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Rocking the kasbah … Djemaa el-Fna square and Koutoubia Minaret.

You do not take the stairs to the roof of Cafe Glacier in Marrakesh for the indifferent service, and certainly not for the scandalous prices. You are here for the view, because when the sun dies and the muezzin sounds from the Koutoubia Minaret, what unfolds below is a scene that might have come from Game of Thrones.

The great plaza below is the Jemaa el-Fnaa. When shadows lengthen, a human tide seeps into the plaza from the souk behind, forming whirlpools around the acrobats, snake charmers, Koran readers, Berber musicians, fortune tellers, dervishes, performing monkeys, trance healers and sellers of medicinal bark and fetishes. As the sun dips lower, the open-air food stalls erupt in bursts of flame as flambé pans ignite, a culinary inheritance from Morocco's French colonial days.

Part circus, part history lesson but mostly just a series of chapters from the book of earthly wonders, Morocco is a soul-stealing place. Its pre-eminent feature is the Atlas Mountains, which divide the green, fertile, secular Morocco of the coast from the harsh, wizened, fundamentalist interior. If you want nothing more than a suntan and a souvenir fez, the coastal side will do nicely. On the other hand, if you want to feel the hot breath of the Sahara on your face, experience the dry rustle of date palms in a desert oasis and the austere geometry of mud brick and desert minaret, you must cross the Atlas Mountains.

Three hours out of Marrakesh, the road crests the high pass at Tizi n'Tichka and suddenly, the land dries up. No trees, no towns, no water – only a blinding wilderness beneath a solid, luminous sky. A void, and yet one that tugs at the imagination. Crowning the peaks that retreat into the distance is a line of crumbling forts, the lonely former outposts of the French Foreign Legion.

The main city of this region is Ouarzazate, and so perfectly do its mud-brick palaces, dunes, desiccated landscape and decaying forts fit the stereotyped image of a desert outpost that it has become the Hollywood of the Sahara. From Lawrence of Arabia to Prince of Persia, filmmakers have long used Ouarzazate and its surrounds as a backdrop.

The city is also the starting point for the Kasbah Trail, the 250-kilometre road that runs north-east to Errachidia. A kasbah is a large, fortified house surrounded by high mud walls, and if you ignore the electricity wires and the occasional satellite dish, it is a landscape straight out of the Old Testament.

Just south of Errachidia at the eastern end of the Kasbah Trail, Erfoud is home to a handful of surprisingly plush hotels built in traditional style. The attraction is not so much Erfoud itself as its location – the town is located at the northern gateway to the Tafilalt, a small but fascinating group of oases on the fringe of the Sahara Desert.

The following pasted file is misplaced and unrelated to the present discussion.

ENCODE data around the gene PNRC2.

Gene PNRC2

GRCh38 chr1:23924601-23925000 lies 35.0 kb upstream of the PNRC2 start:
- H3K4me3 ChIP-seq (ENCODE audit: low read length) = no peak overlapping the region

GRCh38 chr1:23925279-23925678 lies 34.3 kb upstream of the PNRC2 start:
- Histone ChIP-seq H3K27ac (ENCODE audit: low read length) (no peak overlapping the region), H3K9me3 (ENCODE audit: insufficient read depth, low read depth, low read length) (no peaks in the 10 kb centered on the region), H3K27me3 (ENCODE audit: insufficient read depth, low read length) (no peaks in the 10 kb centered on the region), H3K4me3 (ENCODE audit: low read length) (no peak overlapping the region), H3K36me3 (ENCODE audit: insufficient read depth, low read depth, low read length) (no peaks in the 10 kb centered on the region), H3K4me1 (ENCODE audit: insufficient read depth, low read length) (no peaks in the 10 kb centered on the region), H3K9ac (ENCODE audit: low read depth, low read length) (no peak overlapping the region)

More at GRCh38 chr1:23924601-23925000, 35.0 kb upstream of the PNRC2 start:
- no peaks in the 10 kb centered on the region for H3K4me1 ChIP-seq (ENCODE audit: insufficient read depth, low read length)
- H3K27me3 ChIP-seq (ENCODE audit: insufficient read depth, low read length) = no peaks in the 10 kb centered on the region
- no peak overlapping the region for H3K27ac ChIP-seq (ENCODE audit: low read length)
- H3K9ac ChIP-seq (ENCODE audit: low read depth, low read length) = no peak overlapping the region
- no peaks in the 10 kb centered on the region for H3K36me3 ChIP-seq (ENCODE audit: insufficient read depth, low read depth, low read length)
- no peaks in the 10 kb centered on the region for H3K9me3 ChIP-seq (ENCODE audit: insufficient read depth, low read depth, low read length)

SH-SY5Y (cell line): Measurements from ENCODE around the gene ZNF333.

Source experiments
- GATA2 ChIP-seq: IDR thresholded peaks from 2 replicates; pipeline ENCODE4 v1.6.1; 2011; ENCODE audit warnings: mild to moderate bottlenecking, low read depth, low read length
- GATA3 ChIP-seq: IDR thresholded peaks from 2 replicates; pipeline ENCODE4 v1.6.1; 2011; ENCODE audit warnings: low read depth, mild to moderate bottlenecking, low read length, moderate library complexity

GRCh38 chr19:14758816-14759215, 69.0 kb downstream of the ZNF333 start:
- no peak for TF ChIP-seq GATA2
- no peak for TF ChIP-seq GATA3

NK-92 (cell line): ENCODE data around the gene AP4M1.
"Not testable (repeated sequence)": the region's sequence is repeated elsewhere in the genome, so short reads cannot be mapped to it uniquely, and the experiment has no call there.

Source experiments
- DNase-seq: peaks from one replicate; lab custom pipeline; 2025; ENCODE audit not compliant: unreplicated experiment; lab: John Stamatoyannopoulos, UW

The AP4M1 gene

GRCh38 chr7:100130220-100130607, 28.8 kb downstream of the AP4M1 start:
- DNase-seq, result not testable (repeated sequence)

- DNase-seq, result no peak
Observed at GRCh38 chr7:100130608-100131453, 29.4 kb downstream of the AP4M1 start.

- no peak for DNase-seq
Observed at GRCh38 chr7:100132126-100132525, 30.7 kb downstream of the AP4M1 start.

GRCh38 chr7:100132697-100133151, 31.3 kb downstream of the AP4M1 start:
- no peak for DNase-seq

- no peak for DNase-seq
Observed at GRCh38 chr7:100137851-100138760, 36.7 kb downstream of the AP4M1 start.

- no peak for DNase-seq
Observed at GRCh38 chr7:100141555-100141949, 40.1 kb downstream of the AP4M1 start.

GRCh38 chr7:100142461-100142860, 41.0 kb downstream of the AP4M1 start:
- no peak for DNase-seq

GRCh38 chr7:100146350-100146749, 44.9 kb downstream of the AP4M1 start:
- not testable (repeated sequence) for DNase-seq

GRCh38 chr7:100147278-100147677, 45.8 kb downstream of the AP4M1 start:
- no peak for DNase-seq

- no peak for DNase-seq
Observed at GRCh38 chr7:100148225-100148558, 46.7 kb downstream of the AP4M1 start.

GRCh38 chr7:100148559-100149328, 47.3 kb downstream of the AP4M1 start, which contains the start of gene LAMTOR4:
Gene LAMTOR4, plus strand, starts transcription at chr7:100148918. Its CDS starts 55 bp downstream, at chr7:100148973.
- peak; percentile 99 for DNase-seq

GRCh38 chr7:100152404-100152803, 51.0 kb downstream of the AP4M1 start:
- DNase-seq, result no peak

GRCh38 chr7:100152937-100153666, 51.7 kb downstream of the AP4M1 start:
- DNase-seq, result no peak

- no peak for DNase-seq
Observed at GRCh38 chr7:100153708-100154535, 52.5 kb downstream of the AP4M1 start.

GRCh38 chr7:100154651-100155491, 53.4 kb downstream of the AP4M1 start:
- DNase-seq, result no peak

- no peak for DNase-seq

The southernmost gasp of civilisation in the Tafilalt is Rissani, surrounded by crumbling kasbahs that hint at the splendours that once surrounded the masters of the Salt Road, the trade route that ran south to Ghana. While the town may lack some of its colour now that gold and slave auctions are a thing of the past, market day still brings to Rissani the dashing Tuareg – the Blue Men, whose skins are stained by the indigo dye of their robes.

Essential to the Erfoud experience is the excursion to see the sun rise over the dunes at Merzouga. This is the first solid manifestation of the Sahara, a rippling sea of sand that stretches south towards Algeria. The trip from Erfoud begins with a 4.30am wake-up call, followed by a fast ride in a packed jeep across a stony waste and finally, a trek across the dunes to an auspicious photo point.

So fine is the sand that even a slight wind will cause it to drift. On this morning, the wind blows in savage blasts that lifts the sand in a yellow veil, throwing the dunes into soft focus. While we wait for the sun to struggle above the horizon, Tayeb, my guide, snuggles down on the leeward side of the dune and falls asleep. Finally, sunlight spills across the dunes, cameras click and we turn back for coffee. Bending to wake Tayeb, I make two discoveries. First, with my ear close to the ground, the wind passing over the sand makes a quavering, high-pitched song that I remember from musicians in Marrakesh. And Tayeb isn't sleeping but listening.

 


 

TIPS FOR YOUR TRIP

Getting there
Quickest route is Qantas to Dubai, Emirates to Casablanca, then Royal Air Maroc to Marrakesh.

Where to Stay
Riyad Al Moussika (riyad-al-moussika.com) is a former palace located in the old quarter of Marrakesh. The hotel has just six rooms, set around a courtyard. Doubles start at about $285 a night, including airport transfers and breakfast. Riad Baraka & Karam (eng-riadkaram.blogspot.com.au) is less opulent, yet delivers authentic style and comfortable rooms from about $86 a night.

What to wear
Cool, light-coloured, loose fitting clothing and hats. And cover up – bare legs and sleeveless tops will attract attention if you're a woman, mockery if you're not.

What to drink
Tea with green mint is the national beverage, usually taken with a sugar lump or three. Mahia is the local firewater, made from fermented dates and flavoured with aniseed. Try it with orange juice, grenadine, ice and a twist of orange peel.

Essential words
French will help, but learn a few Arabic phrases:

Hello. Salaam a eleikum.

Please. Afak.

Thank you. Shukran.

Goodbye. Ma'a salaama.

Life-affirming experience
Getting lost in the souk in Marrakesh.

Essential experience
A camel ride across the dunes.

Best souvenir
A Berber carpet.

Reading
The Sheltering Sky by Paul Bowles.

For more information go to visitmorocco.com.